Банкеръ Weekly

Briefs

INFORMATION FROM BORDER POLICE SINKS INTO NSCOC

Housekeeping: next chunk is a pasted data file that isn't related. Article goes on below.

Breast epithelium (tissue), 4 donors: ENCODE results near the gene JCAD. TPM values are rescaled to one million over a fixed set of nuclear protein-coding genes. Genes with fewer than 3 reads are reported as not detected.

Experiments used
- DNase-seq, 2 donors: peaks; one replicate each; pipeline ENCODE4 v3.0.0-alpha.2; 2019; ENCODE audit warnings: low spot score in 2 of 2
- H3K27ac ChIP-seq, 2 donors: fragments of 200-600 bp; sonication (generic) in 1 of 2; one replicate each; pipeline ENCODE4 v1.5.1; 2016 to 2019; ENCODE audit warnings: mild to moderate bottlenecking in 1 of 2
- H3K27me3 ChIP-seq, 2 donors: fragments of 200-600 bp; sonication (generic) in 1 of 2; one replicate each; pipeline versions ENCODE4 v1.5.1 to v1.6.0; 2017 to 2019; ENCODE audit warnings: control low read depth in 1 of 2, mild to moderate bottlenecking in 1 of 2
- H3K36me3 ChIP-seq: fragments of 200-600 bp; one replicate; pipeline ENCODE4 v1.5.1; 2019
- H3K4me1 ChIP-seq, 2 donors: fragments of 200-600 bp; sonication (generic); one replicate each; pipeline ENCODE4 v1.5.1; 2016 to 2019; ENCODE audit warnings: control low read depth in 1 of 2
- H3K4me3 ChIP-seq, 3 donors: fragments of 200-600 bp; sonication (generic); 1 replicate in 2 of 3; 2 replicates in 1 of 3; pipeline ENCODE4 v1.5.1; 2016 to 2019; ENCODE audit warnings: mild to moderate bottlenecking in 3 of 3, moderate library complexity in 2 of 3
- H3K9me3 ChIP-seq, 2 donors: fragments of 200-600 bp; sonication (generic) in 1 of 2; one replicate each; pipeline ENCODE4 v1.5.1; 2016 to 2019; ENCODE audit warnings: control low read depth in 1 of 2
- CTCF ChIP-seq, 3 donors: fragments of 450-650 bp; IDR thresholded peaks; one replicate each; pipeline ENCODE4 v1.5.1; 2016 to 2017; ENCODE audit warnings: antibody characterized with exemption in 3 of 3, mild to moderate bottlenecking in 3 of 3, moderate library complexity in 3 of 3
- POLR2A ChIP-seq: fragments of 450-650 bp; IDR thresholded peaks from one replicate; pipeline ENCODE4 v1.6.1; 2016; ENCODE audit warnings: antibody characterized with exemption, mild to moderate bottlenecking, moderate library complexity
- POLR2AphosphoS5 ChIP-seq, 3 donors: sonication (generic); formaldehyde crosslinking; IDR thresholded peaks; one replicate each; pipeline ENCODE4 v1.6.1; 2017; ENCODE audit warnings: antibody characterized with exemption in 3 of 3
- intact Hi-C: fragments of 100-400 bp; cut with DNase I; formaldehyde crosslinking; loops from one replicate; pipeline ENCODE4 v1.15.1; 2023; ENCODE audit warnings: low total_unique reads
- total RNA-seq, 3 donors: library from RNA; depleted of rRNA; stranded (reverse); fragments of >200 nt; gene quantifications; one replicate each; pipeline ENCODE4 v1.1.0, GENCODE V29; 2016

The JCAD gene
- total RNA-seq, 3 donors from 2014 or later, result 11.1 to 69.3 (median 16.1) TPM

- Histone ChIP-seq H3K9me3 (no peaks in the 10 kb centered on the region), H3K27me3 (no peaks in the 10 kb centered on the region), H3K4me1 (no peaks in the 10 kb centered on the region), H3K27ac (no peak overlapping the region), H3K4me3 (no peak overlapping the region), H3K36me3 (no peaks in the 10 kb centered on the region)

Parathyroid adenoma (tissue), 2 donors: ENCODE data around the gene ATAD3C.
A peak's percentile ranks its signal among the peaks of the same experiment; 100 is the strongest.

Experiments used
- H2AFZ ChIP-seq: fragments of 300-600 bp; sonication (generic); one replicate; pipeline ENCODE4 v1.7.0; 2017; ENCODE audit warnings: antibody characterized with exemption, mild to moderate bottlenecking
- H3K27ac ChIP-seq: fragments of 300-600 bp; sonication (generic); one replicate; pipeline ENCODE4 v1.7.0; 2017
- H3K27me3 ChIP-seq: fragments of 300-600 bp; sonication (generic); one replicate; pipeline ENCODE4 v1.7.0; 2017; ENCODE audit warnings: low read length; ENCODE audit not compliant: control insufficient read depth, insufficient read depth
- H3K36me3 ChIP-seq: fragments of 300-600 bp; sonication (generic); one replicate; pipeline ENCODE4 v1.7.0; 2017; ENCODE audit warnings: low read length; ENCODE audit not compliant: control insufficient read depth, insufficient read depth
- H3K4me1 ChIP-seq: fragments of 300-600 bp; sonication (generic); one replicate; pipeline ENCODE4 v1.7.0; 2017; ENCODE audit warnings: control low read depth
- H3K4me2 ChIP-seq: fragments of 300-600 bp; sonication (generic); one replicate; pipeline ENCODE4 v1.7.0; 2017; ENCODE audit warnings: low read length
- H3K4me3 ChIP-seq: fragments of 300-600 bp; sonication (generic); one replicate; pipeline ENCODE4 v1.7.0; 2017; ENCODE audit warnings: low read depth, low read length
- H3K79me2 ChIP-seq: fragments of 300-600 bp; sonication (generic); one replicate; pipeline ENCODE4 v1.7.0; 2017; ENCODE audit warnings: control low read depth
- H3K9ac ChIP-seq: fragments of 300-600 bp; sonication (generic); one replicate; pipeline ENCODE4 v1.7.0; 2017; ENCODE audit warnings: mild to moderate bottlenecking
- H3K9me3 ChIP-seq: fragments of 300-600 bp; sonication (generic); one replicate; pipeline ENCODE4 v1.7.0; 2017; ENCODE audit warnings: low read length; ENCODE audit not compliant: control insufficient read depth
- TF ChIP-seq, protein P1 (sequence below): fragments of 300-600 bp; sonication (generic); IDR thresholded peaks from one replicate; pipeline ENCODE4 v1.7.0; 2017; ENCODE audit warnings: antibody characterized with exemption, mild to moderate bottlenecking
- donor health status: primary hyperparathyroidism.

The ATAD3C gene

Abundant information about goods and cargoes liable to special control (electrical household appliances, fuels, spirits, cigarettes, coffee, etc.) goes from Border Police each year to the National Service for Combating Organized Crime (NSCOC), but the service has not caughta single big fish from the contraband business yet. This conclusion can be drawn after the 3-hour meeting of teh Parliamentary Commission of Internal Security amd Public Order, held on June 4, when the deputies listened to colonel Valeri Grigorov, Director of the National Border Police Service. He was called by the MPs in connection with the Internal Ministry's report on contraband channels.Border Police does not have any infromation about such channels, colonel Grigorov said. Its main tasks are to guard Bulgaria's borders and to effect border, passport and visa control. It also has obligations to coordinate the information about contraband and to control excise goods and cargoes. The Director of Border Police said in front of the deputies that in the last year and a half 232 cases of smuggling were established at the border check points when working in cooperation with the Customs Agency. Information about that has been presented to the NSCOC where it is being analyzed. About 10,300 info bulletins have been sent to the NSCOC since the beginning of 2003, and 27,806 - in 2002. They include 13,590 about electric household appliances, 4,968 about spirits, 5,064 about fuels, 498 about coffee, and 3,686 about cigarettes. The bulletins contain detailed information about the vehicle, the owner, the origin of the goods, and the consignee, colonel Grigorov explained. This is done for all goods liable to special control which pass into the country through border check points, no matter if any violations have been found or not. Problems in the interaction between Border Police and the NSCOC were mentioned by the Internal Ministry's Chief Secretary general Boyko Borissov back on November 19, 2001, when he attended a working meeting when the operation of Border Police was analyzed. Then it became known that in the first nine months of that year Border Police had sent to the NSCOC 261 operational reports, but there had been information in turn from there. Five days later the NSCOC boasted to have worked on 274 more significant cases of organized crime, 101 of which about smuggling.

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